"I'm still proud of the presentation I made highlighting Dr. Jennifer Temel's important 2010 study showing the benefits of early palliative care for patients with metastatic non-small-cell cancer.1 That was the year singer Lady Gaga wore a dress made of meat. I said the only thing that got more attention last year than Dr. Temel's research was Lady Gaga's dress," Goldstein said.
"We try to break down the science, not to dumb it down but to make it more accessible. We have explained multivariate analysis, propensity scores, and other complex statistical concepts in a way that nonresearchers could understand and then talk to their colleagues about. And we always had fun doing it," Goldstein added. "For me it was also a great way to make sure I had my finger on the pulse of the current science."
HOW IS IT DONE?
With the body of HPM research and the number of new studies growing year by year, State of the Science presenters use a careful, thorough process to identify, evaluate, and cull published studies down to a manageable number. Articles are then chosen based on the quality of the science, their value to frontline clinicians, and their potential impact on practice.
The process starts with a review of all the articles in the past year reporting original research relevant to the clinical practice of HPM. Some of these are found in the journals specific to the field of HPM, including the Journal of Pain and Symptom Management, AAHPM's official journal; the Journal of Palliative Medicine, the official journal of the Center to Advance Palliative Care; The Journal of Palliative Care; the internationally focused journal
Palliative Medicine; and Pain, the journal of the International Association for the Study of Pain.
In addition, HPM-oriented research increasingly is found in high-impact general medical journals such as JAMA, the New England Journal of Medicine, BMJ, and The Lancet. The review of research article titles and abstracts also has incorporated specialized journals in internal medicine, oncology, pediatrics, geriatrics, nursing, and social work. Examples of topics that have made the short list of studies highlighted at State of the Science include dignity therapy, feeding tubes, acupuncture in chronic obstructive pulmonary disease, palliative care in heart failure, communication skills for medical residents, care interventions for patients with advanced dementia, continuous care in hospice, advance care planning, and goals-of-care conversations.
Other studies have explored the herb and laxative senna in preventing problematic constipation and the role of physical touch in cancer care. Research calling into question the efficacy of standard statin therapy in advanced illness, haloperidol for managing delirium at the end of life, and the use of feeding tubes has garnered a lot of interest.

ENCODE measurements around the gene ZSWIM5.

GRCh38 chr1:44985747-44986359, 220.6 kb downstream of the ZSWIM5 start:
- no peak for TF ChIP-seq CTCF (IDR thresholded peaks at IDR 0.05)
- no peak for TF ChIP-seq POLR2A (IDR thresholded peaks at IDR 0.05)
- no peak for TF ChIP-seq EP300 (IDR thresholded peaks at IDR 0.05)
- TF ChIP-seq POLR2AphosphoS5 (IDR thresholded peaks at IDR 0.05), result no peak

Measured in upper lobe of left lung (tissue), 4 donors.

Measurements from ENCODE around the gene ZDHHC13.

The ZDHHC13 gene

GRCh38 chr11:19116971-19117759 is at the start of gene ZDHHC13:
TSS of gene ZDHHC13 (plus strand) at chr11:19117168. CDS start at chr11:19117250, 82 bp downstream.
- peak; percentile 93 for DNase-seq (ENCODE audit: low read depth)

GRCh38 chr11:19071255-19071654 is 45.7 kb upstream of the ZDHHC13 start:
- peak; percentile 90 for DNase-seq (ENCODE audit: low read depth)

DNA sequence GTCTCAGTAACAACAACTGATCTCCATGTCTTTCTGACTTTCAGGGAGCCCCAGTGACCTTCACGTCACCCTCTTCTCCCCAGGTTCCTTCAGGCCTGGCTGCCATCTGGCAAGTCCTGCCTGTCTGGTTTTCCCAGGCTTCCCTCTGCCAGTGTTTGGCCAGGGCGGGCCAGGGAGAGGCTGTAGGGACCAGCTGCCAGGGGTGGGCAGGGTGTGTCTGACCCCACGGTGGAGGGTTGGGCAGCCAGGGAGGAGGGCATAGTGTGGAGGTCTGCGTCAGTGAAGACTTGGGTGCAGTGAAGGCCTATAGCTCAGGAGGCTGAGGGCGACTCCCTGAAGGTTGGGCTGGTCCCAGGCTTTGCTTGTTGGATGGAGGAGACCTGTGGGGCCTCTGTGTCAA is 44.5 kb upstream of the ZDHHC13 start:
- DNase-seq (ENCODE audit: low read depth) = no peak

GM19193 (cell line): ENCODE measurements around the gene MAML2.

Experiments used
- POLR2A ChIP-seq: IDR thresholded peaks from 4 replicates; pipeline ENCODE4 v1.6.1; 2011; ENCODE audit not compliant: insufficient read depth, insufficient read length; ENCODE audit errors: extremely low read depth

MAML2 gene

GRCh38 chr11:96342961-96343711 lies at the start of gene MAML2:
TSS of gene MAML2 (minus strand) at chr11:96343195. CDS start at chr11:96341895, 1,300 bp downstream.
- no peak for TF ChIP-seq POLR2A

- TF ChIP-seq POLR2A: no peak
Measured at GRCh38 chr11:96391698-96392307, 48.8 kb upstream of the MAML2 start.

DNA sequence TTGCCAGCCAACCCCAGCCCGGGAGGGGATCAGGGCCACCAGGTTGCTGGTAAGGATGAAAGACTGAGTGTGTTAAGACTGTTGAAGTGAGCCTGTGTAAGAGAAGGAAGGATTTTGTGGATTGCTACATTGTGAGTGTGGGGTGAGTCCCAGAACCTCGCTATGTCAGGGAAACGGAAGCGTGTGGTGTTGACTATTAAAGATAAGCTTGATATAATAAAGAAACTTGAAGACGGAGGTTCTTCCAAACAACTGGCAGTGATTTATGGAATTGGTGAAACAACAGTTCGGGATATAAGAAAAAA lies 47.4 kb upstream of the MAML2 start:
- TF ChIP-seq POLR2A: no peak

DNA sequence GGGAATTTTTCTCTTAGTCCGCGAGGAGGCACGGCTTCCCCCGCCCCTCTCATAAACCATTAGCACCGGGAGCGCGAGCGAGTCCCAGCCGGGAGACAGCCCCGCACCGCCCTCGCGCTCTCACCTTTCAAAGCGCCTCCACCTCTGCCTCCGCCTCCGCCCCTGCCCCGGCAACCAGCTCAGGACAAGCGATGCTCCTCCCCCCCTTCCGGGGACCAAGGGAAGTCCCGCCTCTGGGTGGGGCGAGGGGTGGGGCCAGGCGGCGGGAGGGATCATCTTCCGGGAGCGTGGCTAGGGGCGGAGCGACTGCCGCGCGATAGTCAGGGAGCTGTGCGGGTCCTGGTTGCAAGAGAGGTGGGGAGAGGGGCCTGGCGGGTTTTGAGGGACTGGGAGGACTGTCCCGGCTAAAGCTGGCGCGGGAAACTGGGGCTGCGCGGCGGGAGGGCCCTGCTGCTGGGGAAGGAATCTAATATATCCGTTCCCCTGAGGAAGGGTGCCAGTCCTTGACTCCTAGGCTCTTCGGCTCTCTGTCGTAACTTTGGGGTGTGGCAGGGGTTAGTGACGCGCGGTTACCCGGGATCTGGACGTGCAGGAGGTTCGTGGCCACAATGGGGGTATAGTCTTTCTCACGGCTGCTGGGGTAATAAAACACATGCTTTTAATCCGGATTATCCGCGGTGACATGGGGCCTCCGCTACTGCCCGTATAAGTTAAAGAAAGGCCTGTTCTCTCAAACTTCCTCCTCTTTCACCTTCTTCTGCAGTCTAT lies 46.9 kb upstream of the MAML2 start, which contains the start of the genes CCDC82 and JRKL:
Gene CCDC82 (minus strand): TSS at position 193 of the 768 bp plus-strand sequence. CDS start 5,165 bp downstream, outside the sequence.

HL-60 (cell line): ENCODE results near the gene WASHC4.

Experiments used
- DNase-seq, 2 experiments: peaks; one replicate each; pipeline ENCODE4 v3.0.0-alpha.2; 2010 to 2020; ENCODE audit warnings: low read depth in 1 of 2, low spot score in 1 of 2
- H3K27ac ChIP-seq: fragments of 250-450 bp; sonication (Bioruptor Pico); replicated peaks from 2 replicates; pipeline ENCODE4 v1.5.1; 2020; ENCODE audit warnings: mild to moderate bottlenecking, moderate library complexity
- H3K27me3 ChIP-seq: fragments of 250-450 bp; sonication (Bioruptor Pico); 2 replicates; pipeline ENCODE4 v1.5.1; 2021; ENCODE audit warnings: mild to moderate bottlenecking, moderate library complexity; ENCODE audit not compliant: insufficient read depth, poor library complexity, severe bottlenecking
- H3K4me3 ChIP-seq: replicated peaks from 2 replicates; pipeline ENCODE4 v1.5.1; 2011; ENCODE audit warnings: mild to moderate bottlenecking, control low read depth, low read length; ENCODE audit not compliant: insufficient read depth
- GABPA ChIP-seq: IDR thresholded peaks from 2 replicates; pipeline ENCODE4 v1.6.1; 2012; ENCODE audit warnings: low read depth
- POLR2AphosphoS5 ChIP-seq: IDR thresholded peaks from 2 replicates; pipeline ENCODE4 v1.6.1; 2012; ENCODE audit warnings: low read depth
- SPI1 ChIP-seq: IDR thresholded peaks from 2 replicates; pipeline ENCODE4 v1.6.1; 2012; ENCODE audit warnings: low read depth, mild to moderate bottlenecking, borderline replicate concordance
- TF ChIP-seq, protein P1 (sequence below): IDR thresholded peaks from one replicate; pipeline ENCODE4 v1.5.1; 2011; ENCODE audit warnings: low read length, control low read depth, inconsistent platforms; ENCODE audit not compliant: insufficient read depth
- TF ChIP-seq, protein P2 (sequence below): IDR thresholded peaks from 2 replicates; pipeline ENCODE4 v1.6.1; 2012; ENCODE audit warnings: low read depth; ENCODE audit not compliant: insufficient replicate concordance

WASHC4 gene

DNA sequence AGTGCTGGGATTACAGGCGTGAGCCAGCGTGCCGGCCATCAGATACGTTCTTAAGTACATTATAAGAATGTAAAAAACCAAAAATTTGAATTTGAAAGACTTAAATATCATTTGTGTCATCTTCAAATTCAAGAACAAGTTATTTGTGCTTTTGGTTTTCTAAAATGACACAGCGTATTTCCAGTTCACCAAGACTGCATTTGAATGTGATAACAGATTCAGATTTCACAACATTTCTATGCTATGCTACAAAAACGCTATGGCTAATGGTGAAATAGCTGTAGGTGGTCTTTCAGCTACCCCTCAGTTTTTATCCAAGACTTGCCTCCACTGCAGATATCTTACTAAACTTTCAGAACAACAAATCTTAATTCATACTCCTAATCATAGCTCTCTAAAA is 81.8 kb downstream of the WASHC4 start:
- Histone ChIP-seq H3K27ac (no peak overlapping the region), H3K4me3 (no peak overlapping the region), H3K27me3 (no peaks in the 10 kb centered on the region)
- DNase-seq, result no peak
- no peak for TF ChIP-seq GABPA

The plenary presentation includes a summary list of recommendations, noted Nick Dionne-Odom, PhD RN, assistant professor in the School of Nursing at the University of Alabama at Birmingham, and State of the Science presenter from 2015 through 2017. "I tried to avoid ‘do-and-don't' language, which may be a little too forceful in (that) context," he explained. Instead, recommendations typically used the word "consider." "We're very careful about what's on this list and our real takehome messages," he added. "We need the best science undergirding our recommendations. We always need evidence."
A LOT OF WORK
Organizing the State of the Science requires a lot of work, Goldstein said. "We review literally thousands of abstracts and article titles." The current year's presenters are helped in this review process by the prior year's presenters and other mentors in the field. They rate articles based on quality of the science, potential for impact, and appeal to the broadest audience in HPM.
This review and rating process leads to a list of 30 highest-rated abstracts. The articles are then read in their entirety. From these 30 research articles, the eight highest rated and most inclusive of disciplines, practice locations, focus areas, and methodology are chosen for presentation at the Assembly. Then they must be boiled down to a PowerPoint presentation that highlights essential take-home messages— all within 60 minutes.
"It is a lot of work," confirmed Cardinale Smith, MD PhD, associate professor of geriatrics and palliative medicine at ISMMS, who was recruited to co-present the plenary in 2015. "They told me it would be a lot of work, but it pretty much took my entire month of January. But it's fun, exciting, and energizing. For people like me, it rejuvenates and revitalizes our commitment to the work and shows us how others do their work and what we can incorporate into our own practice. Was all that effort worth it? Absolutely.